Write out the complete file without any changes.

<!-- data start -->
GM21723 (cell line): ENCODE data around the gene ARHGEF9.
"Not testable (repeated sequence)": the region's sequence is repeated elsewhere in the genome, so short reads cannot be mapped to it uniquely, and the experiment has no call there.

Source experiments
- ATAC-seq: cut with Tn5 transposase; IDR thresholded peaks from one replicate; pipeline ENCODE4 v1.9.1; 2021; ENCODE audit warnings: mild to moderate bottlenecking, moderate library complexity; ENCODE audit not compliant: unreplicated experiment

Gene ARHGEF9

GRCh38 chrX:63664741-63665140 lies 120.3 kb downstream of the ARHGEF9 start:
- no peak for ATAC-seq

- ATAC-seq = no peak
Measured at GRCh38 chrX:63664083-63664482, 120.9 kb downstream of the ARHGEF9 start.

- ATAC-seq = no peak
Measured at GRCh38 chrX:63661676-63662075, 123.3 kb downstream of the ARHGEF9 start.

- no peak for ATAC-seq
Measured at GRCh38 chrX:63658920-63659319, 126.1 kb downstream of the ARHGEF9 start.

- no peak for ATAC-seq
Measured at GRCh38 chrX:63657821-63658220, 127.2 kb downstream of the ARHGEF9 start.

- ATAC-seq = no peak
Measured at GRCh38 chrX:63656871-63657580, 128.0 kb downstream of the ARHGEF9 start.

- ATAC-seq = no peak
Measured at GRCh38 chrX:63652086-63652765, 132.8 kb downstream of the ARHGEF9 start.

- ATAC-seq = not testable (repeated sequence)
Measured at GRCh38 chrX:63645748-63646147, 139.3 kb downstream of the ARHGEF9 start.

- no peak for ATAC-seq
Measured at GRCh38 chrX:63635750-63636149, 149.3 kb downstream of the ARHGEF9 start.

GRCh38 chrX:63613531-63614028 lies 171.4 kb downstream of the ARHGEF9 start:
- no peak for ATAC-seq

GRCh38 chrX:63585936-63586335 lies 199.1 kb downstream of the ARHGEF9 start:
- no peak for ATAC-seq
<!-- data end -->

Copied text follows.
GM21723 (cell line): ENCODE data around the gene ARHGEF9.
"Not testable (repeated sequence)": the region's sequence is repeated elsewhere in the genome, so short reads cannot be mapped to it uniquely, and the experiment has no call there.

Source experiments
- ATAC-seq: cut with Tn5 transposase; IDR thresholded peaks from one replicate; pipeline ENCODE4 v1.9.1; 2021; ENCODE audit warnings: mild to moderate bottlenecking, moderate library complexity; ENCODE audit not compliant: unreplicated experiment

Gene ARHGEF9

GRCh38 chrX:63664741-63665140 lies 120.3 kb downstream of the ARHGEF9 start:
- no peak for ATAC-seq

- ATAC-seq = no peak
Measured at GRCh38 chrX:63664083-63664482, 120.9 kb downstream of the ARHGEF9 start.

- ATAC-seq = no peak
Measured at GRCh38 chrX:63661676-63662075, 123.3 kb downstream of the ARHGEF9 start.

- no peak for ATAC-seq
Measured at GRCh38 chrX:63658920-63659319, 126.1 kb downstream of the ARHGEF9 start.

- no peak for ATAC-seq
Measured at GRCh38 chrX:63657821-63658220, 127.2 kb downstream of the ARHGEF9 start.

- ATAC-seq = no peak
Measured at GRCh38 chrX:63656871-63657580, 128.0 kb downstream of the ARHGEF9 start.

- ATAC-seq = no peak
Measured at GRCh38 chrX:63652086-63652765, 132.8 kb downstream of the ARHGEF9 start.

- ATAC-seq = not testable (repeated sequence)
Measured at GRCh38 chrX:63645748-63646147, 139.3 kb downstream of the ARHGEF9 start.

- no peak for ATAC-seq
Measured at GRCh38 chrX:63635750-63636149, 149.3 kb downstream of the ARHGEF9 start.

GRCh38 chrX:63613531-63614028 lies 171.4 kb downstream of the ARHGEF9 start:
- no peak for ATAC-seq

GRCh38 chrX:63585936-63586335 lies 199.1 kb downstream of the ARHGEF9 start:
- no peak for ATAC-seq